The Supreme Court has issued a stinging rebuke to union bosses supported by the State of California, which passed a law allowing them to access farmers’ land in order to unionize workers. Chief Justice Roberts wrote for the majority, saying “the access regulation is not germane to any benefit provided to agricultural employers or any risk posed to the public…The access regulation grants labor organizations a right to invade the growers’ property. It therefore constitutes a per se physical taking.”
The court’s radical progressive justices, Stephen Breyer, Elena Kagan, and Sonya Sotomayor, dissented. In essence, they argued that allowing non-government union employees onto private property was the same as allowing government employees like inspectors. How could you compare union bosses intent on expanding their dues-paying membership to FDA inspectors looking for food violations? The incentive structures don’t match at all. Carlos Garcia reports for The Blaze:
The U.S. Supreme Court issued a stinging defeat for unions on Wednesday in a decision that struck down in part a California law allowing unions access to private property of companies they wanted to unionize.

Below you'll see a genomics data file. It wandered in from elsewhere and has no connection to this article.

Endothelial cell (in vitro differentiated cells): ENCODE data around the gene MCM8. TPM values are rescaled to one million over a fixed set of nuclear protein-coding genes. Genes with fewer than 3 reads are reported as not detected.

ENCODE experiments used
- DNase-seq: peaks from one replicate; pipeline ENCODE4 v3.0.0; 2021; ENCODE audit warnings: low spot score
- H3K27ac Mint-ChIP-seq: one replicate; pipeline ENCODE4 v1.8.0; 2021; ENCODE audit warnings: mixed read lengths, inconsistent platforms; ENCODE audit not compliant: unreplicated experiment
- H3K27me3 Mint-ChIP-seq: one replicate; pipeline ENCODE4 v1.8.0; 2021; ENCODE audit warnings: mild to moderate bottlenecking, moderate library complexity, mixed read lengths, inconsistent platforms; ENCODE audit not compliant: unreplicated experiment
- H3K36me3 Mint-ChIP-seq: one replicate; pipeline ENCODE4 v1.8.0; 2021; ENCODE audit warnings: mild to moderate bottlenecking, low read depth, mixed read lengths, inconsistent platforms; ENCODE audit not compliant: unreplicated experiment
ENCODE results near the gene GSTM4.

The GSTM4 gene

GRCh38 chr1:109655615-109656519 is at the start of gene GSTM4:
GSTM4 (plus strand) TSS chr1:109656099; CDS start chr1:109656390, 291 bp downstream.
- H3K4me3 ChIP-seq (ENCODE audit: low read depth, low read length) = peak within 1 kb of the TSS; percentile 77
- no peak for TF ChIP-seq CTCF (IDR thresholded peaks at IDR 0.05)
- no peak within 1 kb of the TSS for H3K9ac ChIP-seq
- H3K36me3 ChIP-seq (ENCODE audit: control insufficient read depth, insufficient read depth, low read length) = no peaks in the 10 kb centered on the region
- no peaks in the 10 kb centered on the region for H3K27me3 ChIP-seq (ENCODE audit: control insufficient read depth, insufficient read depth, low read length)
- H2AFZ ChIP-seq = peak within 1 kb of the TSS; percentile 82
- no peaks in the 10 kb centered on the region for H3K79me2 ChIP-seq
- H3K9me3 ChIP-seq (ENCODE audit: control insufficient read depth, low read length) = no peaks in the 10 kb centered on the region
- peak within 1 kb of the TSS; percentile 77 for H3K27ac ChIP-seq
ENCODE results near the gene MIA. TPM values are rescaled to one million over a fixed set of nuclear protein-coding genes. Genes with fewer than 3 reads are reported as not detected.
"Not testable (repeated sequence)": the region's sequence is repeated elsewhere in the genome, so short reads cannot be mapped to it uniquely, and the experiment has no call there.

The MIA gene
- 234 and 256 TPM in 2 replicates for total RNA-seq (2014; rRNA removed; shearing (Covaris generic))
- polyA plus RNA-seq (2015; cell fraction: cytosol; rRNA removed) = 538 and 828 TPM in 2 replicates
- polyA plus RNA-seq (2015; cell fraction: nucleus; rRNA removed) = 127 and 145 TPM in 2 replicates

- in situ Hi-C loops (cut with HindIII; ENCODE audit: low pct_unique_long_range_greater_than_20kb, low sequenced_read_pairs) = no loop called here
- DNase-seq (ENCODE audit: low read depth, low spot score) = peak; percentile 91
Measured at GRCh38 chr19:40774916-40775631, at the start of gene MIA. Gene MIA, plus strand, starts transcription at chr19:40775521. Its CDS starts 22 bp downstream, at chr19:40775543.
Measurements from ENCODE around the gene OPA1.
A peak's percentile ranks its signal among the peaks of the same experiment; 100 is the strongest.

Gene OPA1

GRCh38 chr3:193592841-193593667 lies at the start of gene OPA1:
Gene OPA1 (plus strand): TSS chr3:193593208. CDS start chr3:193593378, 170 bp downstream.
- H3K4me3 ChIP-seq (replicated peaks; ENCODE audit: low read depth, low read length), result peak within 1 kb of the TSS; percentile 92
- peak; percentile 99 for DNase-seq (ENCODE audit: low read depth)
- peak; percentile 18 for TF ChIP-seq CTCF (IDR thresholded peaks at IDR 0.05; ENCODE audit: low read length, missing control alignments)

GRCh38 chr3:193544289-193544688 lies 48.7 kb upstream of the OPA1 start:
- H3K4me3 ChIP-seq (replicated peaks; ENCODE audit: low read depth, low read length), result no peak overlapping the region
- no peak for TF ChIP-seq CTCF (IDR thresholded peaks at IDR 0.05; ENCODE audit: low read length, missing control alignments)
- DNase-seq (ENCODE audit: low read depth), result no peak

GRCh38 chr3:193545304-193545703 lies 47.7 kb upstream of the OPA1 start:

The court ruled 6 to 3 to knock down the union law in favor of the business owners’ private property rights.
“The upshot of this line of precedent is that government-authorized invasions of property — whether by plane, boat, cable, or beachcomber — are physical takings requiring just compensation,” said Chief Justice John Roberts in the majority decision.
The “right of access” law passed in California allowed farmworker unions to gain access to the private property of farm owners in order to help unionize their workers.
The three liberal justices argued in their dissent that the law was a regulation did not constitute taking away anyone’s private property.
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